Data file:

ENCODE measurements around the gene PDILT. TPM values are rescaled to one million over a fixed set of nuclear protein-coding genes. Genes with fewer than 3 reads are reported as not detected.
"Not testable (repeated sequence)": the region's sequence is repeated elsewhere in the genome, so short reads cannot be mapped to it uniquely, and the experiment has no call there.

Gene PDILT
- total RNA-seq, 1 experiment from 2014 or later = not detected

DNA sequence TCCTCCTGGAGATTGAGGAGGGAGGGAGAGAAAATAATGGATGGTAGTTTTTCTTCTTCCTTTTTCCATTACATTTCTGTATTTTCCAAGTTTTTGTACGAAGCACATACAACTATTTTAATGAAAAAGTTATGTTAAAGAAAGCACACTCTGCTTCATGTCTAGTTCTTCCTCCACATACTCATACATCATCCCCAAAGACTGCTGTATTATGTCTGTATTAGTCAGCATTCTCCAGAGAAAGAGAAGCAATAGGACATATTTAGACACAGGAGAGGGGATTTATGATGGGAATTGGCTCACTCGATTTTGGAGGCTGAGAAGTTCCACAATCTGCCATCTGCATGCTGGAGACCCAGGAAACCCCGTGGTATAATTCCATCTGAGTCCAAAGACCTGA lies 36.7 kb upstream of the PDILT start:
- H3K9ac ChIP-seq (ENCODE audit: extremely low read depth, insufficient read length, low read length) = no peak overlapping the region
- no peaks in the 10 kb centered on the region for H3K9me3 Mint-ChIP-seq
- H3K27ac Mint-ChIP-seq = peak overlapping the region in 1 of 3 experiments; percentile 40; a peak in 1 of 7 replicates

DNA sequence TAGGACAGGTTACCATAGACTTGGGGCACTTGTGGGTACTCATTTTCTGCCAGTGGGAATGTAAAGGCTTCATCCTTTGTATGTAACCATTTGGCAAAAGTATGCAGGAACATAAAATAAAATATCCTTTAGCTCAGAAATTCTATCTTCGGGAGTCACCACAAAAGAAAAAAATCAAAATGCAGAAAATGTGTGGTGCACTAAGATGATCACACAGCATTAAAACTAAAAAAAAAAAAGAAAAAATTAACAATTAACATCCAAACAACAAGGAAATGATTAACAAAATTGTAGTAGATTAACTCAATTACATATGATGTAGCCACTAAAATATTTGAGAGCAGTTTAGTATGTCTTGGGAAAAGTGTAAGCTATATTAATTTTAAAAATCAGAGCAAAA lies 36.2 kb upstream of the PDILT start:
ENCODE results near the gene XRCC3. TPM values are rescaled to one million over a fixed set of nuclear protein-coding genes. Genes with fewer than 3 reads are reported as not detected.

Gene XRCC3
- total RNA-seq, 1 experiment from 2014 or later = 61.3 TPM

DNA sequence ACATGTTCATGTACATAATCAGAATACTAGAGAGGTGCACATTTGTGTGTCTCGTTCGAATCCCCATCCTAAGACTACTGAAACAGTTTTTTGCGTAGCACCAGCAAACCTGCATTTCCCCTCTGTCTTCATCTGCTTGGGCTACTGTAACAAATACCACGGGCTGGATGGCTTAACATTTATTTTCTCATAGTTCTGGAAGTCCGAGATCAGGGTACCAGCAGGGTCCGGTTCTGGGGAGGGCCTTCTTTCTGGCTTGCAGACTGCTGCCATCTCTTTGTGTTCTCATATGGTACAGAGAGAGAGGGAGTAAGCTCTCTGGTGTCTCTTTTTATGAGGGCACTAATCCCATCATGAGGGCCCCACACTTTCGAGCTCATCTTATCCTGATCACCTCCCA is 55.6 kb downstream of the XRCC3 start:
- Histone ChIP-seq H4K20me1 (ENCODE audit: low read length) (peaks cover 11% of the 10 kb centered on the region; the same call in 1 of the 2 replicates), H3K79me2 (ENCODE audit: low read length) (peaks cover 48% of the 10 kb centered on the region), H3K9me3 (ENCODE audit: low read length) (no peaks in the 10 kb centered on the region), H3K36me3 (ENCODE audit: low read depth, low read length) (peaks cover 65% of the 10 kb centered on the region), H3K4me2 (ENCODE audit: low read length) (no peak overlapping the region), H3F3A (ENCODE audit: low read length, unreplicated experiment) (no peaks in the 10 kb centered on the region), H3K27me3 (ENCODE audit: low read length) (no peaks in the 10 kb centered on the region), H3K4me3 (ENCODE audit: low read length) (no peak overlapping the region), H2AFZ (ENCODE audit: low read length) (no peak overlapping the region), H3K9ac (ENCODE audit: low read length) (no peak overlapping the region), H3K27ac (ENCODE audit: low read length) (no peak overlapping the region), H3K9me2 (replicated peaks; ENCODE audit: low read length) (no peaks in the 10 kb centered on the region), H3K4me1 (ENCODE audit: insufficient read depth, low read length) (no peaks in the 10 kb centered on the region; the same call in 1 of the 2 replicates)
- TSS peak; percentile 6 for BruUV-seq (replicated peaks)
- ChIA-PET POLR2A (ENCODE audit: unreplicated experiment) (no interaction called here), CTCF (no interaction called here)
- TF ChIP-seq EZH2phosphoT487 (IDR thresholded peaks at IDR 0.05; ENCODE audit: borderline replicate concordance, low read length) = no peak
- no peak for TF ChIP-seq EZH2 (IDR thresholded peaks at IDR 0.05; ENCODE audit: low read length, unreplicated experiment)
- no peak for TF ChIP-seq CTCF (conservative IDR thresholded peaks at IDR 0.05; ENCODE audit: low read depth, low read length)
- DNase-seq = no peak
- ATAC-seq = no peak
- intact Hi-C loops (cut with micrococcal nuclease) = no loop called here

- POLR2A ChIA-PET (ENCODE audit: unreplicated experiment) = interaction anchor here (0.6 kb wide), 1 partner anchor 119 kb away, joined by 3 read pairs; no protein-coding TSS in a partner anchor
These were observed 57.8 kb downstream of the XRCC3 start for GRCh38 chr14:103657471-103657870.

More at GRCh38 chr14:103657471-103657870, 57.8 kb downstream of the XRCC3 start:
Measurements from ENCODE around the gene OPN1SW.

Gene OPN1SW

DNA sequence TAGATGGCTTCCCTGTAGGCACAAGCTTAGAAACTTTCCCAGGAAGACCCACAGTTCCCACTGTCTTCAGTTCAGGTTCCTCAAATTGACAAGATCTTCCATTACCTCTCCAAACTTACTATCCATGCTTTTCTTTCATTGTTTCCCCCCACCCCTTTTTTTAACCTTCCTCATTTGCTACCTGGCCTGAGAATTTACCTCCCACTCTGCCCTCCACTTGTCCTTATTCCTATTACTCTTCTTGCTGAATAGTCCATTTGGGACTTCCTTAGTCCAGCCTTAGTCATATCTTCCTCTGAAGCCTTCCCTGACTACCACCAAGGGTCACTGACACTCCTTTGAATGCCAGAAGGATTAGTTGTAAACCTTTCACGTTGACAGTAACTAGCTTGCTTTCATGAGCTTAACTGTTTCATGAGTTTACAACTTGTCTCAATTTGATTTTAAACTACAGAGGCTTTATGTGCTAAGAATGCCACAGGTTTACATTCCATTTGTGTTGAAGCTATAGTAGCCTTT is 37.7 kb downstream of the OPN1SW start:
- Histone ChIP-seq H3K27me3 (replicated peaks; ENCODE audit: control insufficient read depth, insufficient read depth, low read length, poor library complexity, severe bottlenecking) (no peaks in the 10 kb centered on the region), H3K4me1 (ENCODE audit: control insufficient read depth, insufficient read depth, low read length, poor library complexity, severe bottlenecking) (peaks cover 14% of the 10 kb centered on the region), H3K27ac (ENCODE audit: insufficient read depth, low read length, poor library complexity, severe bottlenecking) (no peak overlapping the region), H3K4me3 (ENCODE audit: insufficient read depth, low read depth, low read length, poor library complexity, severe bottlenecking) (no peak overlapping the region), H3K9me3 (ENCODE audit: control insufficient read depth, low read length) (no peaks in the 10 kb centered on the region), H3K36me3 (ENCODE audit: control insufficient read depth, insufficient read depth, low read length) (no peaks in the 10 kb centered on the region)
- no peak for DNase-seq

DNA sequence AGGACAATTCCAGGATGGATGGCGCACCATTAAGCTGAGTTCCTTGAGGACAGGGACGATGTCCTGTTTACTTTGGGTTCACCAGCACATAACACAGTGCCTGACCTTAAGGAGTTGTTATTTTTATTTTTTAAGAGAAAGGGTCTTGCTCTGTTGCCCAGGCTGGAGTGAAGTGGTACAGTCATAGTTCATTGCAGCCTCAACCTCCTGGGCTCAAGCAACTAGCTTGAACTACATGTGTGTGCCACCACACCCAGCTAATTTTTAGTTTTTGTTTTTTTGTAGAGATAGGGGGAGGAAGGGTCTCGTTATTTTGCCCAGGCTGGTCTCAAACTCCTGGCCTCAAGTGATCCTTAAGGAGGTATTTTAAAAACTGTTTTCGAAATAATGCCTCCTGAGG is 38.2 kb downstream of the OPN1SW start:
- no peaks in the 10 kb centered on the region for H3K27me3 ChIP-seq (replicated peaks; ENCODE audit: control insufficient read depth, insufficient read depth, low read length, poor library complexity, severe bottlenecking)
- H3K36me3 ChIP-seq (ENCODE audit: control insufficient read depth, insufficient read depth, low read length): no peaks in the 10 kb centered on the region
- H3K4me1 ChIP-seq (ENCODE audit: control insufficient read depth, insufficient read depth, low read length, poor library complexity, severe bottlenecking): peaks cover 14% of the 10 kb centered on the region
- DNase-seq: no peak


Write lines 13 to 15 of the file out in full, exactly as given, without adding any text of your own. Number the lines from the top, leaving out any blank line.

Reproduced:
DNA sequence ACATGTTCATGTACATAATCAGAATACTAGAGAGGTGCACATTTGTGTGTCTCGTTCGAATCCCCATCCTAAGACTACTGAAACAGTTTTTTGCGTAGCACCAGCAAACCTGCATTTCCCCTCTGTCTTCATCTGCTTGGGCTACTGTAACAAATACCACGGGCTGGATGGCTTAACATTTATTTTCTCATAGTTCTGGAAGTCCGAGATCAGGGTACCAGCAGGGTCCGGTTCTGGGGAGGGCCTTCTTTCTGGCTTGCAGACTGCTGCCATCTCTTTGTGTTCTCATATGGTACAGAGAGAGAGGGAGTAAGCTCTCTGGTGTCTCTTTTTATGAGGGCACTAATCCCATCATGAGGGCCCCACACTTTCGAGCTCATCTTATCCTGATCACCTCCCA is 55.6 kb downstream of the XRCC3 start:
- Histone ChIP-seq H4K20me1 (ENCODE audit: low read length) (peaks cover 11% of the 10 kb centered on the region; the same call in 1 of the 2 replicates), H3K79me2 (ENCODE audit: low read length) (peaks cover 48% of the 10 kb centered on the region), H3K9me3 (ENCODE audit: low read length) (no peaks in the 10 kb centered on the region), H3K36me3 (ENCODE audit: low read depth, low read length) (peaks cover 65% of the 10 kb centered on the region), H3K4me2 (ENCODE audit: low read length) (no peak overlapping the region), H3F3A (ENCODE audit: low read length, unreplicated experiment) (no peaks in the 10 kb centered on the region), H3K27me3 (ENCODE audit: low read length) (no peaks in the 10 kb centered on the region), H3K4me3 (ENCODE audit: low read length) (no peak overlapping the region), H2AFZ (ENCODE audit: low read length) (no peak overlapping the region), H3K9ac (ENCODE audit: low read length) (no peak overlapping the region), H3K27ac (ENCODE audit: low read length) (no peak overlapping the region), H3K9me2 (replicated peaks; ENCODE audit: low read length) (no peaks in the 10 kb centered on the region), H3K4me1 (ENCODE audit: insufficient read depth, low read length) (no peaks in the 10 kb centered on the region; the same call in 1 of the 2 replicates)
- TSS peak; percentile 6 for BruUV-seq (replicated peaks)